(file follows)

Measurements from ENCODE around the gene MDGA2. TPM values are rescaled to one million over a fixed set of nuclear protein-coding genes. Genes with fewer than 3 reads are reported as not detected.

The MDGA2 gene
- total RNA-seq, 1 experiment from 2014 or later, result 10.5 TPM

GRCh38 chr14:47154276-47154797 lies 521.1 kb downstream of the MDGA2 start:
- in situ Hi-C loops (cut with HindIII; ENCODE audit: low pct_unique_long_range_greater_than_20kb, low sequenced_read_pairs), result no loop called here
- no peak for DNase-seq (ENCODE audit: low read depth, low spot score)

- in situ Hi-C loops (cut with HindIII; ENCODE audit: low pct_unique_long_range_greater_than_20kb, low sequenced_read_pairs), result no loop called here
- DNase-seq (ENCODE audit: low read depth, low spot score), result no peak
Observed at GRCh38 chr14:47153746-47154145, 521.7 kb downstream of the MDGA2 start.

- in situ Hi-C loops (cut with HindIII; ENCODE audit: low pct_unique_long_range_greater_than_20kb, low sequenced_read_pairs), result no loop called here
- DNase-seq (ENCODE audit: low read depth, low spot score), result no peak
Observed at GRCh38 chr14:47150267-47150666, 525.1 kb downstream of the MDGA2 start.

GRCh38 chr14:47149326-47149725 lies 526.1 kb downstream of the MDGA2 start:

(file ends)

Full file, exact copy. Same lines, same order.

Measurements from ENCODE around the gene MDGA2. TPM values are rescaled to one million over a fixed set of nuclear protein-coding genes. Genes with fewer than 3 reads are reported as not detected.

The MDGA2 gene
- total RNA-seq, 1 experiment from 2014 or later, result 10.5 TPM

GRCh38 chr14:47154276-47154797 lies 521.1 kb downstream of the MDGA2 start:
- in situ Hi-C loops (cut with HindIII; ENCODE audit: low pct_unique_long_range_greater_than_20kb, low sequenced_read_pairs), result no loop called here
- no peak for DNase-seq (ENCODE audit: low read depth, low spot score)

- in situ Hi-C loops (cut with HindIII; ENCODE audit: low pct_unique_long_range_greater_than_20kb, low sequenced_read_pairs), result no loop called here
- DNase-seq (ENCODE audit: low read depth, low spot score), result no peak
Observed at GRCh38 chr14:47153746-47154145, 521.7 kb downstream of the MDGA2 start.

- in situ Hi-C loops (cut with HindIII; ENCODE audit: low pct_unique_long_range_greater_than_20kb, low sequenced_read_pairs), result no loop called here
- DNase-seq (ENCODE audit: low read depth, low spot score), result no peak
Observed at GRCh38 chr14:47150267-47150666, 525.1 kb downstream of the MDGA2 start.

GRCh38 chr14:47149326-47149725 lies 526.1 kb downstream of the MDGA2 start: